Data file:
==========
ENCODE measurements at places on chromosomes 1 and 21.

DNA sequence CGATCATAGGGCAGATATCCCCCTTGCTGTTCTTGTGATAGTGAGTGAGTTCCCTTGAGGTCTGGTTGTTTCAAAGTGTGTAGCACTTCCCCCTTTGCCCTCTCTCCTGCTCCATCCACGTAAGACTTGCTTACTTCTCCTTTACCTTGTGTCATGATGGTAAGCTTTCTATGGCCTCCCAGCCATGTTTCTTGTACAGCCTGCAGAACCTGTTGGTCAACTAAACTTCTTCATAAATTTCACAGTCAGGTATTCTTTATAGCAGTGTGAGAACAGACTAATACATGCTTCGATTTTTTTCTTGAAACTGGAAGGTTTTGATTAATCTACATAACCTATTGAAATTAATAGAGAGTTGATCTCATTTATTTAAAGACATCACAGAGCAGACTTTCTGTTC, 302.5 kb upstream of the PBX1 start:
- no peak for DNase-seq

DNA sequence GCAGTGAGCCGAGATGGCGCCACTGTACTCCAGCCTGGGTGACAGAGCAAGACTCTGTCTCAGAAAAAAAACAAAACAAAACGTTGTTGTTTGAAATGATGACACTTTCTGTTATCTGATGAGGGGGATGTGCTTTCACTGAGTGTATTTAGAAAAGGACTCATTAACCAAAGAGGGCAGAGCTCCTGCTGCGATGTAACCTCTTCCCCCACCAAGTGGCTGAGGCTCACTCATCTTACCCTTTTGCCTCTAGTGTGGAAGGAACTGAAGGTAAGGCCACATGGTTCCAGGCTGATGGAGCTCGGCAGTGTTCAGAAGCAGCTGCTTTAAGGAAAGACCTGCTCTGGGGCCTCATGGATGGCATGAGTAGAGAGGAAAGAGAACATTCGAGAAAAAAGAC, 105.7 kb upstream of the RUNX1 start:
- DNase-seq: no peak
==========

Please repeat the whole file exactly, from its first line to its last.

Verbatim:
ENCODE measurements at places on chromosomes 1 and 21.

DNA sequence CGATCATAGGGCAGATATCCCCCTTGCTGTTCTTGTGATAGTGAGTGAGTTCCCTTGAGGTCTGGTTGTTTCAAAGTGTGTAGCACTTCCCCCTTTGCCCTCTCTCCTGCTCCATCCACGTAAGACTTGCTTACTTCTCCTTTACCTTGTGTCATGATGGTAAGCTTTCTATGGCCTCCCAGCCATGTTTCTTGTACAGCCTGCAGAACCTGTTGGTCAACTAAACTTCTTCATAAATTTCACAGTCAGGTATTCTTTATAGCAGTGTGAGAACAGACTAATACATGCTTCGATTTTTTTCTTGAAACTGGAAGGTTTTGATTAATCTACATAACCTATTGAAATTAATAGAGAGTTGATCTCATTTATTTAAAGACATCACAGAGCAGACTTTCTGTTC, 302.5 kb upstream of the PBX1 start:
- no peak for DNase-seq

DNA sequence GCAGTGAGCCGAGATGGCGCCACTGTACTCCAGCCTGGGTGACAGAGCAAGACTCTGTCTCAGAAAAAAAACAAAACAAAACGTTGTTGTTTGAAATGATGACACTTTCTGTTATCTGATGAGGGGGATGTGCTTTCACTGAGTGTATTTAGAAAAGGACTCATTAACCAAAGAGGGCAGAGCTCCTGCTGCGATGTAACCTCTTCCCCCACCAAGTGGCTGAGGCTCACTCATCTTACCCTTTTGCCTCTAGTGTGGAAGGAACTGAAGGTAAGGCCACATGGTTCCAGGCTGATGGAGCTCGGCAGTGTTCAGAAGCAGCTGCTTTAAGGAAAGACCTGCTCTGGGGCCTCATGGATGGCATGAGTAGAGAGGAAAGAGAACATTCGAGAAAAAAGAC, 105.7 kb upstream of the RUNX1 start:
- DNase-seq: no peak